How we change what others think, feel, believe and do
Restructure how you think about things that make you anxious, such as public speaking with the following method.
1. Identify negative thinking and self-talk
Walk slowly through your thinking as you become anxious. Listen to the things you are saying to yourself. Notice the images you imagine. Hear the sound of the inner voice.
2. Identify underlying beliefs and distortions
Consider carefully where each of those thoughts come from. For example:
3. Develop elimination or coping strategies
Find ways to remove these blocks or otherwise handle them in such a way that they do not trouble you. For example:
4. Practice until they work consistently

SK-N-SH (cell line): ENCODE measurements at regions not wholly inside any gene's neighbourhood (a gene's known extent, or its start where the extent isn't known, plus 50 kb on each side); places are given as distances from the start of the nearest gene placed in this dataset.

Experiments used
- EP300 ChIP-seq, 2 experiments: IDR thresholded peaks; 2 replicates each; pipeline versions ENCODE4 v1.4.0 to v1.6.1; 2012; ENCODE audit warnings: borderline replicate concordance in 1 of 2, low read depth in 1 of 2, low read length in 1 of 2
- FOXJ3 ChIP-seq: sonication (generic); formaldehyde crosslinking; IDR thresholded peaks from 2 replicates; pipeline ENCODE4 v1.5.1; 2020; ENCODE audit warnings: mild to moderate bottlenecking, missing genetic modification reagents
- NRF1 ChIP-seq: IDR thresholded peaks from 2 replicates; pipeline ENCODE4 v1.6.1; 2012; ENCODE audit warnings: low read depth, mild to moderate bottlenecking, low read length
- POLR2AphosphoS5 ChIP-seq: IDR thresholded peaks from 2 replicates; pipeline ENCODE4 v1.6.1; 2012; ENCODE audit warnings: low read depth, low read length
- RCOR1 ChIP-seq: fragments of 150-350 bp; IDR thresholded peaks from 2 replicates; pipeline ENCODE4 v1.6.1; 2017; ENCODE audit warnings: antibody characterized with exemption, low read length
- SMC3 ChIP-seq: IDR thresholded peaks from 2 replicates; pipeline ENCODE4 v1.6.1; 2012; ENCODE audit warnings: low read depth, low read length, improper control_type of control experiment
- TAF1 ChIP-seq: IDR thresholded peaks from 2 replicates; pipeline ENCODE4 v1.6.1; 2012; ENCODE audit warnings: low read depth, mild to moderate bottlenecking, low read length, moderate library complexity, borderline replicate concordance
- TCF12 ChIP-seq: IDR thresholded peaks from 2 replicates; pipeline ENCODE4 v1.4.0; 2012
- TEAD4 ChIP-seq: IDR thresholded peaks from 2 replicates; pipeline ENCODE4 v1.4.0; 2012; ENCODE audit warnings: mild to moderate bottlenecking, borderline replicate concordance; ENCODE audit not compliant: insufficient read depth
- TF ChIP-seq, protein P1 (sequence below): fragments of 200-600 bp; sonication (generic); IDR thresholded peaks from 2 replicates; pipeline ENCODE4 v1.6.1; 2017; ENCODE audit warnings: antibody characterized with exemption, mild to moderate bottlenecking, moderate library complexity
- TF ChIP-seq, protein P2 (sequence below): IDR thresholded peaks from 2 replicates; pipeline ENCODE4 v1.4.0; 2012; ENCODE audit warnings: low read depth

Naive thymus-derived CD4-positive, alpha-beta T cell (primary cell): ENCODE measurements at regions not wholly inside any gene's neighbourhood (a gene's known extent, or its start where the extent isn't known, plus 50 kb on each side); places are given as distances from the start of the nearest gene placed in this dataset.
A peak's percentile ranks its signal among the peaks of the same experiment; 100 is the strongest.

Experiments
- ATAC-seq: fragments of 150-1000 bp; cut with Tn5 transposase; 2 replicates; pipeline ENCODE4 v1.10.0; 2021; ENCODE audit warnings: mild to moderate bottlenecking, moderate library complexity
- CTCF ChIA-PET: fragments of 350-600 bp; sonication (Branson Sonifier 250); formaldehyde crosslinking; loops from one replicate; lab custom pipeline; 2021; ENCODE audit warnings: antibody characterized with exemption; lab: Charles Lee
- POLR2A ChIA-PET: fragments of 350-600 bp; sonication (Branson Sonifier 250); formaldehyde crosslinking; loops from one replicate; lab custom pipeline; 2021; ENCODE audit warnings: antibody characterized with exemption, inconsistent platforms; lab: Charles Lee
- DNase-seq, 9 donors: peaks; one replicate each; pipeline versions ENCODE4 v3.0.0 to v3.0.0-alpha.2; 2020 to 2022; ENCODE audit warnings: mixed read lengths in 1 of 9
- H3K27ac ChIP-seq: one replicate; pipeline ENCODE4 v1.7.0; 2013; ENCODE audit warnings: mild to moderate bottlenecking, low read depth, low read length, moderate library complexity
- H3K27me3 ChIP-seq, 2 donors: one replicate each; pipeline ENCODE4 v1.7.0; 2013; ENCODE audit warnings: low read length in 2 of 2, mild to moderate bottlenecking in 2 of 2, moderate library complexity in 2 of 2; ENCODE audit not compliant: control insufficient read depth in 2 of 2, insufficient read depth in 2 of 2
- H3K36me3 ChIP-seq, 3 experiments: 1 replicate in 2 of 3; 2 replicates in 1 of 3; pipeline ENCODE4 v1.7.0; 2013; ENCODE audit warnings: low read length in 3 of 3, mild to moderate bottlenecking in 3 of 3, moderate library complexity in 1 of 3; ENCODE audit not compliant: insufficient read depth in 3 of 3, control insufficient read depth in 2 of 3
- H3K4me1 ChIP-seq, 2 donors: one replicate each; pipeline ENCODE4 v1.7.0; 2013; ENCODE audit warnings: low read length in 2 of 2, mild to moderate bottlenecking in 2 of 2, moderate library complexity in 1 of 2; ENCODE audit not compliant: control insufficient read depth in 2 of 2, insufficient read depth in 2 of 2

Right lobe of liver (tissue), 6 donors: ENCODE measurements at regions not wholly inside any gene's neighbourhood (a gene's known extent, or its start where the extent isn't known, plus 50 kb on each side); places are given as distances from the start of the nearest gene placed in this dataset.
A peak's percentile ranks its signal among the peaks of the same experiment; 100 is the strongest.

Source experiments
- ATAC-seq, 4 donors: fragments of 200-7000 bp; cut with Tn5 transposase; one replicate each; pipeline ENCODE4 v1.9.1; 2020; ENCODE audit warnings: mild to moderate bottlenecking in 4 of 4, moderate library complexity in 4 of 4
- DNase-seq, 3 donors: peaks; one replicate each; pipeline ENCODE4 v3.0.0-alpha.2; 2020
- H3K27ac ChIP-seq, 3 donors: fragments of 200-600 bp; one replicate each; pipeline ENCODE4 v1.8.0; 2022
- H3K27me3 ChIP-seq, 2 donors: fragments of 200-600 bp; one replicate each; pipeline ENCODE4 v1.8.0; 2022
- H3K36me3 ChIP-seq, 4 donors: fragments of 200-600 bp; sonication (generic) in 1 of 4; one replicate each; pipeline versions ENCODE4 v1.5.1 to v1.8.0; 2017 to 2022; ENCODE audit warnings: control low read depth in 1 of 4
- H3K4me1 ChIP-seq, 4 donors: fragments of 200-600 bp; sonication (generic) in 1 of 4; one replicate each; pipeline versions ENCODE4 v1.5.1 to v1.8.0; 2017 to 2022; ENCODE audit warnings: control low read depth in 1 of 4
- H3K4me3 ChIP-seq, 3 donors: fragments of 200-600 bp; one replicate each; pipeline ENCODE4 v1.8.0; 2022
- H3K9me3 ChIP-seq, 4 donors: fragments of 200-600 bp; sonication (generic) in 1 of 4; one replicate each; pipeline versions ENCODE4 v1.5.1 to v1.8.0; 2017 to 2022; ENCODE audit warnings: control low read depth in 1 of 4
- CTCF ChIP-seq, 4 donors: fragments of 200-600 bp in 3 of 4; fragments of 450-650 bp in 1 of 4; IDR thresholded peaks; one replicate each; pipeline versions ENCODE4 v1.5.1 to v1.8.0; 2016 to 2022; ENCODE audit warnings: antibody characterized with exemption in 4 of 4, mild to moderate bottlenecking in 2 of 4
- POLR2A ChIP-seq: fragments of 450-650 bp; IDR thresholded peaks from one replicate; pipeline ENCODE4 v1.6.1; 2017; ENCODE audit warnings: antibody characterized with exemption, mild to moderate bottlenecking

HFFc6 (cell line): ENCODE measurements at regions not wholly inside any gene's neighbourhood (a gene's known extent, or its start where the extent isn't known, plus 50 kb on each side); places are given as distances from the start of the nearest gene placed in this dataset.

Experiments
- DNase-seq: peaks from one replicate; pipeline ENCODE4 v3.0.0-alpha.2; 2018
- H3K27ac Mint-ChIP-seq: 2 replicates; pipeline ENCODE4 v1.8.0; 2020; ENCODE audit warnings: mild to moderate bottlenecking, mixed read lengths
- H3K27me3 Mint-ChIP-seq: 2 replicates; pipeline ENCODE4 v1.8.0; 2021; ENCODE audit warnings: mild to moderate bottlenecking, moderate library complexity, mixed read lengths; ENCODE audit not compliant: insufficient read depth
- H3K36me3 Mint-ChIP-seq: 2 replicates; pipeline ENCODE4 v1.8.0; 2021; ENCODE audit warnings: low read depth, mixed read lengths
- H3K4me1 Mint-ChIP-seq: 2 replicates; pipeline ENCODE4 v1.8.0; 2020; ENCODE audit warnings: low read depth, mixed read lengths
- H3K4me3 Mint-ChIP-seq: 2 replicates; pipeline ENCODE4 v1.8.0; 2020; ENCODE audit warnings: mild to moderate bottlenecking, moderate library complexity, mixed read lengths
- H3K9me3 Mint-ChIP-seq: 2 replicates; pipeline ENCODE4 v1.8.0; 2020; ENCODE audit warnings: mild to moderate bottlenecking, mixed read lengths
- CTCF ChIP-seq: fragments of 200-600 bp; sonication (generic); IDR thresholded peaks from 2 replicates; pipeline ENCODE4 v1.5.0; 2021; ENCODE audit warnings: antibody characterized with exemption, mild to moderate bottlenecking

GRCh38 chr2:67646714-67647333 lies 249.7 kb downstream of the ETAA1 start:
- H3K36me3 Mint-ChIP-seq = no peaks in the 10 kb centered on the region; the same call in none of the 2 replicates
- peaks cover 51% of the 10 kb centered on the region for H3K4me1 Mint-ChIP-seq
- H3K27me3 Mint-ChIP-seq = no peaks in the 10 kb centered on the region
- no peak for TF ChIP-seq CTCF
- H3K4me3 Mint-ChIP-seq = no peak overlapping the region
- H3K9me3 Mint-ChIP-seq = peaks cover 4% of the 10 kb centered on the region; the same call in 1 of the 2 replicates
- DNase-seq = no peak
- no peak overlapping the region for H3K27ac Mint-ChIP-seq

Your coping strategies may not all work at one, but practice will make them better. Be persistent, using them determinedly until they do work.
When a friend thought about doing presentation, he would imagine people laughing at him and his mother telling him he was no good. He changed the the audience first to just smiling and then to smiling because they liked what he was saying. He changed the voice to that of a teacher he liked who was always encouraging and praising him.
We all fall into patterns of thinking that become habits and which seem to be permanent. Yet they are constructions that we have produced, often early in life when we did not understand as much as we do now. We still have choice, including over how and what we think.
It is not always easy to change a habit, but it is always possible, and determined cognitive restructuiring is a powerful way to do it.